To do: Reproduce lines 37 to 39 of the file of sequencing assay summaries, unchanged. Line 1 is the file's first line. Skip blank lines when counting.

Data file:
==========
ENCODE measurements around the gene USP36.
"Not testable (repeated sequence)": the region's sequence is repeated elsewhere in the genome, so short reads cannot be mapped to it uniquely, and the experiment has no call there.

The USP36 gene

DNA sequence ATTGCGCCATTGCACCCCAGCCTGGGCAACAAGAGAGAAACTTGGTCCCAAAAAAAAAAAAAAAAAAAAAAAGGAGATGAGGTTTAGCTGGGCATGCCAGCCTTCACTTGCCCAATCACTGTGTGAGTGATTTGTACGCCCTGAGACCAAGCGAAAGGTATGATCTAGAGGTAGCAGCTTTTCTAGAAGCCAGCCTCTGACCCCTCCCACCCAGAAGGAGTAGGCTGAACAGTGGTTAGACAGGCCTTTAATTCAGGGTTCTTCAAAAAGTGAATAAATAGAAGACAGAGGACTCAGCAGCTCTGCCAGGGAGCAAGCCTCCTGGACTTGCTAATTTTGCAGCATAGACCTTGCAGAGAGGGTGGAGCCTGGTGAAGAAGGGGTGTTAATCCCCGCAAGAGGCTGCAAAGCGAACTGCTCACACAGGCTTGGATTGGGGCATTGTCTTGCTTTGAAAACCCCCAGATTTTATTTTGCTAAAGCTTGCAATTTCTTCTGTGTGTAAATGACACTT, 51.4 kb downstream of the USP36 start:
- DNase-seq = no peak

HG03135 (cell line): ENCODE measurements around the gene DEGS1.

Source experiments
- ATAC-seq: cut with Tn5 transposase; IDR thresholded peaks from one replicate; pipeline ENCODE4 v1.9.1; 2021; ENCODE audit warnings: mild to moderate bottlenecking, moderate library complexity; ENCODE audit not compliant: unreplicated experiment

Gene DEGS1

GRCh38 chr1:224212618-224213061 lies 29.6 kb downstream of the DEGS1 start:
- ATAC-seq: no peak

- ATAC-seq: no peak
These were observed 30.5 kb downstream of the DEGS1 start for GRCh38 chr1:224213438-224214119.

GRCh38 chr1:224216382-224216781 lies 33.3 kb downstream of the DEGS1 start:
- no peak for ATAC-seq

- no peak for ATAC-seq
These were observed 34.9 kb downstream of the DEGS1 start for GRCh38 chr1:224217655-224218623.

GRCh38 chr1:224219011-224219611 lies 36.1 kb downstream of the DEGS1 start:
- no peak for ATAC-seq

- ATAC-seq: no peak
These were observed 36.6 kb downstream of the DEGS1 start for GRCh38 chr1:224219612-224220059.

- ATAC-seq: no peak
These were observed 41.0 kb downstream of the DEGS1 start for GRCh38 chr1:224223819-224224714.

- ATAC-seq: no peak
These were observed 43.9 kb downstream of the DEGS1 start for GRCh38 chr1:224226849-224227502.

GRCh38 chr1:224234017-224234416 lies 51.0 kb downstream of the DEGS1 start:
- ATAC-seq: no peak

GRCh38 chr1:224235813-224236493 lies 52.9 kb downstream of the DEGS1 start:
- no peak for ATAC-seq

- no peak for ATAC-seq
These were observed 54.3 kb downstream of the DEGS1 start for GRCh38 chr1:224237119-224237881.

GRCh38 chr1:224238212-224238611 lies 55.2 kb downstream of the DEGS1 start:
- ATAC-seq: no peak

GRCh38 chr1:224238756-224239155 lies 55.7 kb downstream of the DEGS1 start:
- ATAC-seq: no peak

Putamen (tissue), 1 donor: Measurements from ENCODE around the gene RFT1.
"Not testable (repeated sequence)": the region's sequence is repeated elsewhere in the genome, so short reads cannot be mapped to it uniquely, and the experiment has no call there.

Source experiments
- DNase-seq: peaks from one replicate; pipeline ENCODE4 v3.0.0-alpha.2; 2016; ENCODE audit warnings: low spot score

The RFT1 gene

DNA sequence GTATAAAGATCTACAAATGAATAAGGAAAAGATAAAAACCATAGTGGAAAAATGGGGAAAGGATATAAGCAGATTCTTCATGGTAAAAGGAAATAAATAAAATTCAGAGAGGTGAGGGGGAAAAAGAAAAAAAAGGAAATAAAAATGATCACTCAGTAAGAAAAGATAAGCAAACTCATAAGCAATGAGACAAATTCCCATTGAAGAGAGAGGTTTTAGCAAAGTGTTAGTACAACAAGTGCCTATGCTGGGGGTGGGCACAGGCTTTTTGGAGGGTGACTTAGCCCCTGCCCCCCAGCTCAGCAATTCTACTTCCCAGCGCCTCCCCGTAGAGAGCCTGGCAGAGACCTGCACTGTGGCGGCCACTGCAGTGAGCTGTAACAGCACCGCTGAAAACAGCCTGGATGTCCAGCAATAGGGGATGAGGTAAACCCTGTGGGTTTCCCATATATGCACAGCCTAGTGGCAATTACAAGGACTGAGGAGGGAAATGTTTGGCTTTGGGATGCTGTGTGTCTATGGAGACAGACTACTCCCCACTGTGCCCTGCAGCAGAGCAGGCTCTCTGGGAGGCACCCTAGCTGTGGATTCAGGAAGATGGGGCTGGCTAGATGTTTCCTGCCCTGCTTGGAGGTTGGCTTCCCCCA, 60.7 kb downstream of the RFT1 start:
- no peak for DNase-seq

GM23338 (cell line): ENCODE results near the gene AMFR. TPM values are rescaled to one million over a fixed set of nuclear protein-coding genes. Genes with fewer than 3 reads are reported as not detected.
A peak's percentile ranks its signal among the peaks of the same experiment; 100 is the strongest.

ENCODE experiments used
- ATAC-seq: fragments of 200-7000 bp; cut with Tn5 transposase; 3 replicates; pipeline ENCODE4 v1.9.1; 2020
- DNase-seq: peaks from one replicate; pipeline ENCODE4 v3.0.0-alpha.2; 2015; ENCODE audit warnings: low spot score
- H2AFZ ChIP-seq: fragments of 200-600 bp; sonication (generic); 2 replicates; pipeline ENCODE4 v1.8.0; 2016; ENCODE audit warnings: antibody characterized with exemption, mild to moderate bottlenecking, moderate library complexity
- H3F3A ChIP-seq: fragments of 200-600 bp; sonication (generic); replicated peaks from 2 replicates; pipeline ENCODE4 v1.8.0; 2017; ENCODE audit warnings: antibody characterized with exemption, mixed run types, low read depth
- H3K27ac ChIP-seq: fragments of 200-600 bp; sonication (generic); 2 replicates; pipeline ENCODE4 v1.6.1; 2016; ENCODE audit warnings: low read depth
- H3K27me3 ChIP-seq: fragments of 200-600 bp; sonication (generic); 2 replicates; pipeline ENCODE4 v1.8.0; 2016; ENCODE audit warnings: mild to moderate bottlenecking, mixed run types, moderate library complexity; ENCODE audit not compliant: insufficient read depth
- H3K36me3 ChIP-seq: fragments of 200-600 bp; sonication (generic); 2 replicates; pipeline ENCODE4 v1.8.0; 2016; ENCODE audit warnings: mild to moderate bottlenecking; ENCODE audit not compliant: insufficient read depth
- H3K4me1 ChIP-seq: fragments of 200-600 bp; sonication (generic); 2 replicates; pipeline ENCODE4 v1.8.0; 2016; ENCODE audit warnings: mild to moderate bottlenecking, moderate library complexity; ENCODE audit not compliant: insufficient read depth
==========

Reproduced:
"Not testable (repeated sequence)": the region's sequence is repeated elsewhere in the genome, so short reads cannot be mapped to it uniquely, and the experiment has no call there.

Source experiments
- DNase-seq: peaks from one replicate; pipeline ENCODE4 v3.0.0-alpha.2; 2016; ENCODE audit warnings: low spot score